Stephanie Schroeder’s memoir Beautiful Wreck: Sex Lies & Suicide will be released Monday, September 10. On the eve of the publication, I interviewed her about her captivating personal narrative of mental illness.
I can imagine that writing this book, or any book, would be especially difficult while dealing with mental health issues. How did you know that this was the right time to write your book?
I started writing Beautiful Wreck in 2004, in the middle of suicidal episodes, a bad relationship, and it was hard because I couldn’t even really deal with what was happening right under my nose. I worked on it on and off until 2008, when I became unemployed.
I met a girl who changed my life at the corner of Homewood and Maitland, Toronto’s trans sex worker stroll. It was 2008, and we, along with a hundred other queers, trans folks, and sex worker superheroes were gathered to counter a group calling themselves the Homewood Maitland Safety Association (HMSA). Wendy Babcock was leading the counter protest along with another friend of mine. The HMSA, made up almost exclusively of middle class gay white cis men who had recently moved into the neighbourhood, was harassing and attempting to physically remove trans sex workers from their neighbourhood. Some of the women working there claimed that they had been assaulted with flashlights, photographed, followed, and harassed by HMSA members. This night was the start of many things: a six week long counter-protest lead by Wendy and myself; my friendship with Wendy; and the complete transformation of how I’d been living.
Wendy and I connected that night. At the time I was working on and off in minimum wage retail and barista jobs, sometimes unable to afford to feed myself, after an unsuccessful attempt to launch a career as a makeup artist. Though I’d previously done a small amount of work around sex workers’ rights, I really hadn’t spent much time as an activist then. Wendy and I spent two nights a week for the next six weeks countering the HMSA from 11 pm – 4 am, and in the morning I’d get back up at 9 am and head to work. Our efforts continued over the next several years and we managed to render the HMSA completely ineffectual.
I grew up in Camden, New Jersey, during a time, not unlike the present, when it was well known as one of the state’s and country’s most economically deprived, criminally devastated urban spaces. Poverty was felt and seen. Friends were murdered before the celebration of their eighteenth birthdays. Hopelessness was evidenced on streets where homes sat abandoned along trash-lined streets. And, despite all of this, I was carefully and lovingly nurtured by a young mother who sought to protect her quirky son from the staunch realities of life growing up in a troubled urban space that we both loved and called home.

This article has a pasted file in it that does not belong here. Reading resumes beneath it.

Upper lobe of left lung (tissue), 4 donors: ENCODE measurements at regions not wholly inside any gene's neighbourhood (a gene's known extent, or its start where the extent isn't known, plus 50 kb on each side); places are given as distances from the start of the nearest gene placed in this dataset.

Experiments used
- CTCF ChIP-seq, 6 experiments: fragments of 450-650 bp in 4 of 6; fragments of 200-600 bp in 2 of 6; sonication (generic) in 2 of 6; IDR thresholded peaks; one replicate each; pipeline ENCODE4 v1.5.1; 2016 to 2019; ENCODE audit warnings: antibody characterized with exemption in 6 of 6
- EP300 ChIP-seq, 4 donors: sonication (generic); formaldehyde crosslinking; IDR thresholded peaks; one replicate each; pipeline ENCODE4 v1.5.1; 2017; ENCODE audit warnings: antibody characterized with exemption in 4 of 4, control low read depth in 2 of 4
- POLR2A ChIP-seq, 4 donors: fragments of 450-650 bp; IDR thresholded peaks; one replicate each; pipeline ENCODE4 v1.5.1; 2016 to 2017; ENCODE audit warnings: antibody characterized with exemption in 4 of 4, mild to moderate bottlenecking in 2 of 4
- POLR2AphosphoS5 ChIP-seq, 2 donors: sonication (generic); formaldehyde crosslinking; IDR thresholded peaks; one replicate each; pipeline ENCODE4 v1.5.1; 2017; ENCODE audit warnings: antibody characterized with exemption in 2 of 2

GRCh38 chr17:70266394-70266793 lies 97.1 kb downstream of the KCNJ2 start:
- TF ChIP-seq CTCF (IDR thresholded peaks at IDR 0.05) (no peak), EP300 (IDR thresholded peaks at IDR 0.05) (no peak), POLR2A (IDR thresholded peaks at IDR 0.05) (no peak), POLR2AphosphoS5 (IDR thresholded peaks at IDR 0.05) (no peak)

I considered why it was that they would be so determined to set me on fire.
My mother was a victim of intimate partner violence. My father, who was fifteen when I was born, seemed to know more about hurt than love. And, he demonstrated that knowledge through his actions.
The first time I tried to end my life my father had just finished brutally beating my mother. I felt horrified, angry and helpless. While I do not remember the specifics of that particular attack, I do remember my response. Eleven years of life, or so, had begun to feel like an eternity of pain and I wanted out quickly. So, I moved toward the window in the small bedroom that I shared with my three younger sisters and with mournful tears in my eyes announced that I was about to jump. I thought that my leap would distract my father long enough to stop him from punching my mom in her face and would be cause for my other family member’s intervention in a common occurrence that was wreaking havoc on all of our lives.
Someone who was probably the coolest person born after 1980 died the other day and it’s a real bummer.
She is twenty-four and lived in Chicago. She had an unabashed disinterest in white people, hated beards, and thought you were racist if you didn’t like latter-day Mariah Carey.
She spent most of her days waking up brilliant and gorgeous, being right about everything but not bragging about it, not cleaning her room, and speaking in questions that she often answered with more of her own questions. She hated shaving and loved weave.